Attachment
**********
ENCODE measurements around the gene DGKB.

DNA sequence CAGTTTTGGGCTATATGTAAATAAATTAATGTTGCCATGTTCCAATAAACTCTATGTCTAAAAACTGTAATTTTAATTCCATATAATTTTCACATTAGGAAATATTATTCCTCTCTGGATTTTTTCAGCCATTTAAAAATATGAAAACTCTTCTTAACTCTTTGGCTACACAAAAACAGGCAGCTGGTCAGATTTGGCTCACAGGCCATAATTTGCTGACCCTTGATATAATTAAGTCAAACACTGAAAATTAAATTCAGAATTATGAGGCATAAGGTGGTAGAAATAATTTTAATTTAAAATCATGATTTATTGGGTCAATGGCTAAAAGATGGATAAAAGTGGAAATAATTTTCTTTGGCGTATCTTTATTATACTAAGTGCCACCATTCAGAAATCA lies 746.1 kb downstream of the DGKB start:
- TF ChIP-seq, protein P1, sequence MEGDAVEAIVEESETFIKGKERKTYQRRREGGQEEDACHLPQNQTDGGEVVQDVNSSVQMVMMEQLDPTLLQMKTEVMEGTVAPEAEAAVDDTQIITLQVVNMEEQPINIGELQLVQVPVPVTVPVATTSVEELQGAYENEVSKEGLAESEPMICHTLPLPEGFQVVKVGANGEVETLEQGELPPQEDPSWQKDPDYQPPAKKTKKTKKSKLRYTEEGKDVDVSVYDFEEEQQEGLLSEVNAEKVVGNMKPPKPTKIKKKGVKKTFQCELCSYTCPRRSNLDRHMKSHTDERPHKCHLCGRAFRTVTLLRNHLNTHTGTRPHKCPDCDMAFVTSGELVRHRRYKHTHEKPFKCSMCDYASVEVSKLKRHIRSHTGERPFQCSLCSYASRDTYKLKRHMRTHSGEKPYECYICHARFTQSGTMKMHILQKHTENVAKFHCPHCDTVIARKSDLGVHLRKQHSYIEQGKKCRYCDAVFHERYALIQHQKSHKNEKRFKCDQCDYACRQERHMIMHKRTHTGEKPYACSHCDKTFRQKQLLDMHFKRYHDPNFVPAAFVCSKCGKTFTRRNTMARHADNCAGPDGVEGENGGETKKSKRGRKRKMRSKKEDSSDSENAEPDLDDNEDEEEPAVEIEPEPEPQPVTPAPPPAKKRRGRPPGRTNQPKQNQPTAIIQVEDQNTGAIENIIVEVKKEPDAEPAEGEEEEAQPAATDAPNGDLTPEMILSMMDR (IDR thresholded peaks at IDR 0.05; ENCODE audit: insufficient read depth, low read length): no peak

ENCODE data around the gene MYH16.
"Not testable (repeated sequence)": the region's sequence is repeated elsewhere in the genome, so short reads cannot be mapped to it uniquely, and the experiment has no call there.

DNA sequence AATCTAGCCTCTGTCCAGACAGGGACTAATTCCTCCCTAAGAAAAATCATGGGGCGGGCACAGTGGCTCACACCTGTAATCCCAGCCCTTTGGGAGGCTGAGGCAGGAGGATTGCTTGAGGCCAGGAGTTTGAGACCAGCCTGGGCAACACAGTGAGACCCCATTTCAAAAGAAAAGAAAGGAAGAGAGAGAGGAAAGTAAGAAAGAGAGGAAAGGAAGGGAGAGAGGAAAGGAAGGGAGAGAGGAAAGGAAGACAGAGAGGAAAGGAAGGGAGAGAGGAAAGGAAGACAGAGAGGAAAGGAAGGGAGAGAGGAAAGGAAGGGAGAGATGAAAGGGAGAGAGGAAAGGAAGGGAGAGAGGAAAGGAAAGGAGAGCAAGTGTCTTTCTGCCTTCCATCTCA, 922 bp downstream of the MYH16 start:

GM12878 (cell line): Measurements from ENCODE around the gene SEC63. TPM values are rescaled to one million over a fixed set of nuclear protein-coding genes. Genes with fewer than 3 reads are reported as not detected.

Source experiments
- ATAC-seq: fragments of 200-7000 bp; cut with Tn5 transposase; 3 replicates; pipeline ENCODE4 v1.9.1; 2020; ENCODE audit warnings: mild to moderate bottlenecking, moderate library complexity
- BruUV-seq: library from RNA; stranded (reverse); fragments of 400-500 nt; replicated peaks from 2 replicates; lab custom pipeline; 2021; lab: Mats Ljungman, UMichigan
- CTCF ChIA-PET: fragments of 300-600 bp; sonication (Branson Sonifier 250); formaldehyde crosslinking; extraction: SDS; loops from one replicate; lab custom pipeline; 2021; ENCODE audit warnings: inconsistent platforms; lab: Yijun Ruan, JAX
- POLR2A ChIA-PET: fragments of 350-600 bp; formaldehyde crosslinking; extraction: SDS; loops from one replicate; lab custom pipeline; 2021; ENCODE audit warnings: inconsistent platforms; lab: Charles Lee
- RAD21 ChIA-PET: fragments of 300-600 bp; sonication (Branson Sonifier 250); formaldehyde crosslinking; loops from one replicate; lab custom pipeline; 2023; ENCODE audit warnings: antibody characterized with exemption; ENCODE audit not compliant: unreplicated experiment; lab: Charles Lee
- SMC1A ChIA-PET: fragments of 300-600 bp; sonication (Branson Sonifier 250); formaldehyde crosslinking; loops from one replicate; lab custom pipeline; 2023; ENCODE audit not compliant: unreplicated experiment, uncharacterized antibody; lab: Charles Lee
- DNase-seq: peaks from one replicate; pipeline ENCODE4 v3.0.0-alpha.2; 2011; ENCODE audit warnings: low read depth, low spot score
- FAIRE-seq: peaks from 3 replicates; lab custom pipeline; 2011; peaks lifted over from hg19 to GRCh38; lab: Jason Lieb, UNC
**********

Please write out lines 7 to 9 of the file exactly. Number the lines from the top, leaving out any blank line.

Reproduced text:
GM12878 (cell line): Measurements from ENCODE around the gene SEC63. TPM values are rescaled to one million over a fixed set of nuclear protein-coding genes. Genes with fewer than 3 reads are reported as not detected.

Source experiments
- ATAC-seq: fragments of 200-7000 bp; cut with Tn5 transposase; 3 replicates; pipeline ENCODE4 v1.9.1; 2020; ENCODE audit warnings: mild to moderate bottlenecking, moderate library complexity